Event offers way to safely dispose of medications

Did you know that Oct. 26 is National Prescription Drug Take-Back Day? The purpose of the event is to provide a safe way for people to dispose of their unused or expired prescription drugs, and to educate the general public about the potential for prescription drug abuse.

In a 2006 National Survey on Drug Use and Health, The Substance Abuse and Mental Health Services Administration determined that 70 percent of children who abuse prescription drugs admit to getting them from family or friends.

Why can’t we just throw our medications in the trash? According to AARP, participating in Take-Back events will:

Minimize opportunities for people seeking to use discarded medications illegally or sell them.

Keep medications away from children and animals.

Keep toxins and chemicals in medications from polluting our environment.

According to the National Council on Patient Information and Education, there are things we can do to ensure our medications are stored and disposed of safely:

Complete a medicine cabinet inventory at least every six months.

Check the expiration dates on medicine bottles and dispose of anything outdated (see safe disposal tips below).

Look for and dispose of any leftovers, or medications from a previous illness.

Keep medications in a location that is safe, cool, and dry as heat and humidity can damage medication. Medications arriving by mail should not be left in a mailbox for too long.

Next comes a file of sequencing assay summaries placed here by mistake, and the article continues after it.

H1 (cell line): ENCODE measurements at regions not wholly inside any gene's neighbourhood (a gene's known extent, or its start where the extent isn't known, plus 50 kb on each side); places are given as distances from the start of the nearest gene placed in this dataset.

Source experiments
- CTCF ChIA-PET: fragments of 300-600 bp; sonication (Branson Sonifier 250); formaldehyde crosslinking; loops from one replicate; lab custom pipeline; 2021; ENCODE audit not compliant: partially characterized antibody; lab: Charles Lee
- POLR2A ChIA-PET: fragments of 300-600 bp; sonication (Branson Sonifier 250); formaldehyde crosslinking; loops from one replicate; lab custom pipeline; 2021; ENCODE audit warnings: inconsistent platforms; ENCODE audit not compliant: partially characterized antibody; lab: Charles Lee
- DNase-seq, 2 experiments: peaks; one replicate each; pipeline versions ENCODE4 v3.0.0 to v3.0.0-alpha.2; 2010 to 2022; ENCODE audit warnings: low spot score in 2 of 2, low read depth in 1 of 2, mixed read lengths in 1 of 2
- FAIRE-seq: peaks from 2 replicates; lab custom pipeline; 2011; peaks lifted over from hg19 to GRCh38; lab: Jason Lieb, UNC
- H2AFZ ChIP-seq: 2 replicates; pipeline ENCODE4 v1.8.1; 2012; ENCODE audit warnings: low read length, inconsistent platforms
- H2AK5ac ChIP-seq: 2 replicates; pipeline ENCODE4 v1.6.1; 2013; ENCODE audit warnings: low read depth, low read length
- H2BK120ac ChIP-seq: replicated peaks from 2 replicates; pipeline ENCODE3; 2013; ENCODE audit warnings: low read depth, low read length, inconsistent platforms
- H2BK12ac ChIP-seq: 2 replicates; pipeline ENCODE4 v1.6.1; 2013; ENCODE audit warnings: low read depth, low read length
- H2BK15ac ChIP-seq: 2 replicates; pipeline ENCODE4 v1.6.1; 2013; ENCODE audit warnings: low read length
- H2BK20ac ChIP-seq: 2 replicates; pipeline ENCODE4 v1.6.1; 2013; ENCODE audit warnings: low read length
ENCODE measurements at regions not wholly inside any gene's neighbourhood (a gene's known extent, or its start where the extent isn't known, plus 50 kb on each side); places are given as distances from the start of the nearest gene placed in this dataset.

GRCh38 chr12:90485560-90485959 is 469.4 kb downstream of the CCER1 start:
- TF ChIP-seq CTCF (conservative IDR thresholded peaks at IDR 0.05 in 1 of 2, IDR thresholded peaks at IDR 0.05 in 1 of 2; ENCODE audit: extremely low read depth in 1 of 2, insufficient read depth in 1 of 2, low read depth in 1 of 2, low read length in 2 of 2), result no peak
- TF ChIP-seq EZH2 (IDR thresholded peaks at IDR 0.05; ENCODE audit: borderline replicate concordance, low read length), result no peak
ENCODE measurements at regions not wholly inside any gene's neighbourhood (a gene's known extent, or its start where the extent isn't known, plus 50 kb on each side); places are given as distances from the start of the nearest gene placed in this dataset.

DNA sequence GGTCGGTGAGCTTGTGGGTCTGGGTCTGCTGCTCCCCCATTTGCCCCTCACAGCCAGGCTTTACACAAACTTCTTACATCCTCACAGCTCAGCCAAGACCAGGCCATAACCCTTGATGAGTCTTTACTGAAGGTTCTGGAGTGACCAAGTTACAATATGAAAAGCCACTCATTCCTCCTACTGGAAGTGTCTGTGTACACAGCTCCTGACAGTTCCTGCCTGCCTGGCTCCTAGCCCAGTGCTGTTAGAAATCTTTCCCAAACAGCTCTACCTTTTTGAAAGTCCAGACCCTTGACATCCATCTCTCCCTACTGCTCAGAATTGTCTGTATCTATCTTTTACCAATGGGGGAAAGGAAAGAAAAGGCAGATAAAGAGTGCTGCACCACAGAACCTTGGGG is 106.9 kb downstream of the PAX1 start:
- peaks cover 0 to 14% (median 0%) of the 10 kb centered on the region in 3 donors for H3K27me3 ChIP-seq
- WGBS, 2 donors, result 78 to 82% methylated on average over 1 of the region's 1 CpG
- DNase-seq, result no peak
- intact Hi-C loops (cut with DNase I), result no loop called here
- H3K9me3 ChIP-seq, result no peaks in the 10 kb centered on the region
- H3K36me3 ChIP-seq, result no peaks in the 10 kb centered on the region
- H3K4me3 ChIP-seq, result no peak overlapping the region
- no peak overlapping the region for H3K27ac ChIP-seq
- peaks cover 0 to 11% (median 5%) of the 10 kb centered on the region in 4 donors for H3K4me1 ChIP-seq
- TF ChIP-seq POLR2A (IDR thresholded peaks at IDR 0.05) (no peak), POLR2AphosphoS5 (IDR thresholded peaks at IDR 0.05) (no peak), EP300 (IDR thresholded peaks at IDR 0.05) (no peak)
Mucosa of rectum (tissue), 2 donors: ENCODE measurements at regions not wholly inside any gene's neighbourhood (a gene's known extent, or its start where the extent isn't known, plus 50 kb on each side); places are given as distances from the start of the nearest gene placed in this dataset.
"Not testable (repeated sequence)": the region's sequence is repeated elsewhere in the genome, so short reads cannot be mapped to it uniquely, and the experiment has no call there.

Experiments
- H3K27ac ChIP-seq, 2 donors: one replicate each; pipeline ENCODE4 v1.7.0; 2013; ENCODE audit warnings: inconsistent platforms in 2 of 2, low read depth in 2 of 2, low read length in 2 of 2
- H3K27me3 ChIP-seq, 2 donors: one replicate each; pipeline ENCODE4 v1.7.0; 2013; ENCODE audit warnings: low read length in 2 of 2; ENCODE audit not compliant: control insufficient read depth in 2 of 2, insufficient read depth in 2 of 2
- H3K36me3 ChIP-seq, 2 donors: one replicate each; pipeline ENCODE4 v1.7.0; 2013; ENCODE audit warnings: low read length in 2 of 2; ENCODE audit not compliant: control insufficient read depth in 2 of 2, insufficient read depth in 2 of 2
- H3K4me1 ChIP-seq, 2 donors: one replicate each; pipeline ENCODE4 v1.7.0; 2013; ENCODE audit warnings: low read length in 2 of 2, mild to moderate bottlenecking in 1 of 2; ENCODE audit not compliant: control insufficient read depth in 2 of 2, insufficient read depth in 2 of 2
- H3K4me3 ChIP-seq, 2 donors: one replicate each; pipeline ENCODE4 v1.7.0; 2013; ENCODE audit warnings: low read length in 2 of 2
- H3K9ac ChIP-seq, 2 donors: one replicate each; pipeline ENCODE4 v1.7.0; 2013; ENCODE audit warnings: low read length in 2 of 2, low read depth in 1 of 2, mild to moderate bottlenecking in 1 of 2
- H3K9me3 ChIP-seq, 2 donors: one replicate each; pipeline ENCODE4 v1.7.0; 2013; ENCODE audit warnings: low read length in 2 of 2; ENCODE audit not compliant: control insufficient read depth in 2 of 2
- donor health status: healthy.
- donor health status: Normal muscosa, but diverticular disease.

Lock up medications, especially controlled substances, in locked boxes or drawers.

Keep your medications separate from those of your spouse or other family members.

Open pill bottles over a flat surface. In the event that you drop or spill the bottle, pills will not land on the floor.

Keep medications in the bottles they came in. Did you know the amber color protects medicine from the light?

Never mix different medications in the same bottle.

Keep lids on pill bottles closed tightly so a child cannot open them.

Throw away any cotton that may be in your pill bottles as the cotton absorbs moisture and can negatively effect medications.

According to AARP, when traveling do not pack medications in a suitcase that will be put in the trunk of the car or that will be checked on a plane while flying due to heat conditions.

Safely dispose of outdated medications by participating in Take-Back events.

If that is not possible, crush pills or caplets if you can, and put them in cans or sealable bags. Mix medications with substances like kitty litter, coffee grounds, flour or sawdust. Add water, mix, and seal the container.

Be sure to remove labels and other personal information from empty pill bottles.

There is a Prescription Drug Disposal Day scheduled for Fulton and Montgomery Counties on Oct. 26 from 10 a.m. to 2 p.m. Below is a list of the disposal sites for Fulton and Montgomery counties:

Fulton County

Johnstown Police Department-41 E. Main St., Johnstown.

Gloversville Police Department -3 Frontage Road, Gloversville.

Montgomery County

Montgomery County Sheriff- 200 Clark Drive, Fultonville.

Canajoharie Police Department- 75 Erie Blvd., Canajoharie.

St. Johnsville Kinney Drugs-12 Park Place, St. Johnsville.

Fort Plain Police Department-168 Canal Street, Fort Plain.

Amsterdam Police Department – on Guy Park Avenue, Amsterdam.

For more information, call HealthLink Littauer at 736-1120. People also can e-mail the organization at healthlink@nlh.org, visit its website at www.nlh.org, or visit its wellness center at 213 Harrison St. Ext. in Johnstown, Monday through Friday, from 9 a.m. to 5 p.m.